To compare the efficacy of 2 nasogastric rehydration regimens for children with acute viral gastroenteritis.
Children 6 to 72 months of age with acute viral gastroenteritis and moderate dehydration were recruited from emergency departments (EDs) at 2 metropolitan, pediatric, teaching hospitals. After clinical assessment of the degree of dehydration, patients were assigned randomly to receive either standard nasogastric rehydration (SNR) over 24 hours in the hospital ward or rapid nasogastric rehydration (RNR) over 4 hours in the ED. Primary (>2% weight loss, compared with the admission weight) and secondary treatment failures were assessed.
Of 9331 children with acute gastroenteritis who were screened, 254 children were assigned randomly to receive either RNR (n = 132 [52.0%]) or SNR (n = 122 [48.0%]). Baseline characteristics for the 2 groups were similar. All patients made a full recovery without severe adverse events. The primary failure rates were similar for RNR (11.8% [95% confidence interval [CI]: 6.0%–17.6%]) and SNR (9.2% [95% CI: 3.7%–14.7%]; P = .52). Secondary treatment failure was more common in the SNR group (44% [95% CI: 34.6%–53.4%]) than in the RNR group (30.3% [95% CI: 22.5%–38.8%]; P = .03). Discharge from the ED after RNR failed for 27 patients (22.7%), and another 9 (7.6%) were readmitted to the hospital within 24 hours.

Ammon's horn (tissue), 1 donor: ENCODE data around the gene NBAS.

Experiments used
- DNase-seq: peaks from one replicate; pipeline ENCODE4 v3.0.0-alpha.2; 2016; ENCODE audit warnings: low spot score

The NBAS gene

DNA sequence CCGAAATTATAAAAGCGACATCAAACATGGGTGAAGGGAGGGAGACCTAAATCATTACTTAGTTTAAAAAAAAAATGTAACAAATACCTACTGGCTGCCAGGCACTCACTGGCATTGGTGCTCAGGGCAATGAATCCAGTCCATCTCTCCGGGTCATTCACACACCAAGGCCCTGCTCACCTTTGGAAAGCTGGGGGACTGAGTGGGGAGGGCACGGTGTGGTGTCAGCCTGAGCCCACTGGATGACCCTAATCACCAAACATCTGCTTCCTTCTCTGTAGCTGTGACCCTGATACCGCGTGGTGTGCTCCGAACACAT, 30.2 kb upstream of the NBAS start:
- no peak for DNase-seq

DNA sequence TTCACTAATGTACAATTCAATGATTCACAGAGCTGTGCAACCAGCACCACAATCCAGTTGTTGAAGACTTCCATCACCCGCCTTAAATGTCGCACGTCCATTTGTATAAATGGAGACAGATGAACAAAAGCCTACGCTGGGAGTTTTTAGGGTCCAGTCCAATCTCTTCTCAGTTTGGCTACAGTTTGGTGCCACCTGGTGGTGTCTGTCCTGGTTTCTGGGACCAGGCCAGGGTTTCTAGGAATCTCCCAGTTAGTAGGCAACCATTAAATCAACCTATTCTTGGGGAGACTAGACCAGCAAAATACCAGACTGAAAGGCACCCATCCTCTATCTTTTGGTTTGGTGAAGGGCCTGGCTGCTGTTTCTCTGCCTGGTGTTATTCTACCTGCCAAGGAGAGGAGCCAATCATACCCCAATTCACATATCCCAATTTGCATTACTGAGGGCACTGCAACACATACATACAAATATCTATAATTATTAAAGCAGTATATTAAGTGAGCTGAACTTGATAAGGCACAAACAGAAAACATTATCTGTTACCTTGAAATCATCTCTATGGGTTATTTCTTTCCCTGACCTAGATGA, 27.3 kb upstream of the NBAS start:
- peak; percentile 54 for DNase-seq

Primary treatment failure and clinical outcomes were similar for RNR and SNR. Although RNR generally reduced the need for hospitalization, discharge home from the ED failed for approximately one-fourth of the patients.